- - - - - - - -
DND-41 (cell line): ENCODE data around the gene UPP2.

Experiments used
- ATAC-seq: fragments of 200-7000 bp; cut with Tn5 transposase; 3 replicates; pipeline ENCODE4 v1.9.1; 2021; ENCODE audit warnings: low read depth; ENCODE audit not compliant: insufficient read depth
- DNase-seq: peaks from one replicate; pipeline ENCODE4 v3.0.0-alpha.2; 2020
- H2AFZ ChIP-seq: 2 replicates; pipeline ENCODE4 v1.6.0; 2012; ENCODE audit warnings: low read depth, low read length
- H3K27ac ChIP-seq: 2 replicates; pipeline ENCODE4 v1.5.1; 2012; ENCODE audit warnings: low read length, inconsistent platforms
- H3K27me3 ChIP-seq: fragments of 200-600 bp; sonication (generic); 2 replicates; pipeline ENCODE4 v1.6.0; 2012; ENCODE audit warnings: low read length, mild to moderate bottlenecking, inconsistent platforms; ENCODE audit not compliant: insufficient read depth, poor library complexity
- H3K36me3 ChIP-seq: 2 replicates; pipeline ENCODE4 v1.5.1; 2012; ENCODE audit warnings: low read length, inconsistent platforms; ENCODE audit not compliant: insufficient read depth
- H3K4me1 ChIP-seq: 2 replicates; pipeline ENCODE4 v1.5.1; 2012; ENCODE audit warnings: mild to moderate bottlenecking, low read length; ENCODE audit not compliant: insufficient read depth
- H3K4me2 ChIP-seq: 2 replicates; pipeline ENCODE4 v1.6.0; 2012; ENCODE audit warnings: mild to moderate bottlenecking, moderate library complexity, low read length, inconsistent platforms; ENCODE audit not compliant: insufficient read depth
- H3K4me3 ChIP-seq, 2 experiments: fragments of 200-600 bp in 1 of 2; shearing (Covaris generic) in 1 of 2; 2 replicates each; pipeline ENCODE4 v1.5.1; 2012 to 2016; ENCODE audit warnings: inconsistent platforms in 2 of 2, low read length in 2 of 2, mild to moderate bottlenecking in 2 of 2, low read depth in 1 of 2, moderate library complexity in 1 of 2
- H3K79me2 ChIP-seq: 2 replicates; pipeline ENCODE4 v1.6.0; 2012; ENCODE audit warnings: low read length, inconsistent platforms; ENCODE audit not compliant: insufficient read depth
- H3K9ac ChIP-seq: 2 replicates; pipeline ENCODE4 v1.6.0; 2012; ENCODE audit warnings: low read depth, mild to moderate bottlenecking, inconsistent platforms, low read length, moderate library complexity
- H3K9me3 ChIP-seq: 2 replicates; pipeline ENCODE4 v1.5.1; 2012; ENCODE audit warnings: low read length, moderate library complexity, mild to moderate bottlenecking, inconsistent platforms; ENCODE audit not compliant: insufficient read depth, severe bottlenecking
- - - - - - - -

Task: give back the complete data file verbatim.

DND-41 (cell line): ENCODE data around the gene UPP2.

Experiments used
- ATAC-seq: fragments of 200-7000 bp; cut with Tn5 transposase; 3 replicates; pipeline ENCODE4 v1.9.1; 2021; ENCODE audit warnings: low read depth; ENCODE audit not compliant: insufficient read depth
- DNase-seq: peaks from one replicate; pipeline ENCODE4 v3.0.0-alpha.2; 2020
- H2AFZ ChIP-seq: 2 replicates; pipeline ENCODE4 v1.6.0; 2012; ENCODE audit warnings: low read depth, low read length
- H3K27ac ChIP-seq: 2 replicates; pipeline ENCODE4 v1.5.1; 2012; ENCODE audit warnings: low read length, inconsistent platforms
- H3K27me3 ChIP-seq: fragments of 200-600 bp; sonication (generic); 2 replicates; pipeline ENCODE4 v1.6.0; 2012; ENCODE audit warnings: low read length, mild to moderate bottlenecking, inconsistent platforms; ENCODE audit not compliant: insufficient read depth, poor library complexity
- H3K36me3 ChIP-seq: 2 replicates; pipeline ENCODE4 v1.5.1; 2012; ENCODE audit warnings: low read length, inconsistent platforms; ENCODE audit not compliant: insufficient read depth
- H3K4me1 ChIP-seq: 2 replicates; pipeline ENCODE4 v1.5.1; 2012; ENCODE audit warnings: mild to moderate bottlenecking, low read length; ENCODE audit not compliant: insufficient read depth
- H3K4me2 ChIP-seq: 2 replicates; pipeline ENCODE4 v1.6.0; 2012; ENCODE audit warnings: mild to moderate bottlenecking, moderate library complexity, low read length, inconsistent platforms; ENCODE audit not compliant: insufficient read depth
- H3K4me3 ChIP-seq, 2 experiments: fragments of 200-600 bp in 1 of 2; shearing (Covaris generic) in 1 of 2; 2 replicates each; pipeline ENCODE4 v1.5.1; 2012 to 2016; ENCODE audit warnings: inconsistent platforms in 2 of 2, low read length in 2 of 2, mild to moderate bottlenecking in 2 of 2, low read depth in 1 of 2, moderate library complexity in 1 of 2
- H3K79me2 ChIP-seq: 2 replicates; pipeline ENCODE4 v1.6.0; 2012; ENCODE audit warnings: low read length, inconsistent platforms; ENCODE audit not compliant: insufficient read depth
- H3K9ac ChIP-seq: 2 replicates; pipeline ENCODE4 v1.6.0; 2012; ENCODE audit warnings: low read depth, mild to moderate bottlenecking, inconsistent platforms, low read length, moderate library complexity
- H3K9me3 ChIP-seq: 2 replicates; pipeline ENCODE4 v1.5.1; 2012; ENCODE audit warnings: low read length, moderate library complexity, mild to moderate bottlenecking, inconsistent platforms; ENCODE audit not compliant: insufficient read depth, severe bottlenecking